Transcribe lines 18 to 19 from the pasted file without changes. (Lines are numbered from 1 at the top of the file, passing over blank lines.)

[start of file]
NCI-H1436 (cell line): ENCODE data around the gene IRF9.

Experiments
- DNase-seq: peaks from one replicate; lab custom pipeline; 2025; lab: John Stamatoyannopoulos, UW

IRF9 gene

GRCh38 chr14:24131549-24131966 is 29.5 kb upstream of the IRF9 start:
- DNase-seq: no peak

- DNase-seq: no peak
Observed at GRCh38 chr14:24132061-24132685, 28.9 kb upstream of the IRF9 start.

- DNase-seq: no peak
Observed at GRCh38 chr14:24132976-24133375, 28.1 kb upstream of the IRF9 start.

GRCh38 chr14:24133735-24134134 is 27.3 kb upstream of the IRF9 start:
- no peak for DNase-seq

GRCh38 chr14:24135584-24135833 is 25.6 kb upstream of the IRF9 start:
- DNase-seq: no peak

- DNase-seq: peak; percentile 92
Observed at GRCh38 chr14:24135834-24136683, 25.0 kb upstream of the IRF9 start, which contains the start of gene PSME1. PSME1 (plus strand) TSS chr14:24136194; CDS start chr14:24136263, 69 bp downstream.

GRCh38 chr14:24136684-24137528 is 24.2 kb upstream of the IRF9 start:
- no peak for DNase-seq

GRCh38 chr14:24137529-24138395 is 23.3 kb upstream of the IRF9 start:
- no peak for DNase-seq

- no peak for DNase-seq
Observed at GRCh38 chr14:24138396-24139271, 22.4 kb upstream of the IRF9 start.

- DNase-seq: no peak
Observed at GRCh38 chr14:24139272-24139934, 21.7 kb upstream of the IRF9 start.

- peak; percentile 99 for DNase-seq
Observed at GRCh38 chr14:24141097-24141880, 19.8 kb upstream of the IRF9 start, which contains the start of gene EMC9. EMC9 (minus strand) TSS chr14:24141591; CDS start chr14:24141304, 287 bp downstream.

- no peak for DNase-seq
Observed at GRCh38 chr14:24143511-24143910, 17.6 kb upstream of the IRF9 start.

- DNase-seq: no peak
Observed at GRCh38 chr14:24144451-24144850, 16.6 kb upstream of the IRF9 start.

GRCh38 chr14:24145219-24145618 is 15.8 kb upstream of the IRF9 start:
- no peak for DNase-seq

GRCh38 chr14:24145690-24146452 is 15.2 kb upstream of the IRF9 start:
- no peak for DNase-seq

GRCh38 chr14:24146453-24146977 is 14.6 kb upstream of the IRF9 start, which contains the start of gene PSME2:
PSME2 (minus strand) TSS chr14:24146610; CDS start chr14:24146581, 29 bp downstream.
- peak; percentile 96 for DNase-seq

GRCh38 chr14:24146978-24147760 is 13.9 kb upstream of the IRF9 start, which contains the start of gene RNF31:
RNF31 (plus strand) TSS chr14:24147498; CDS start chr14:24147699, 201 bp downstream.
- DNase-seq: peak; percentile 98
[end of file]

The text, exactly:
- no peak for DNase-seq

GRCh38 chr14:24137529-24138395 is 23.3 kb upstream of the IRF9 start: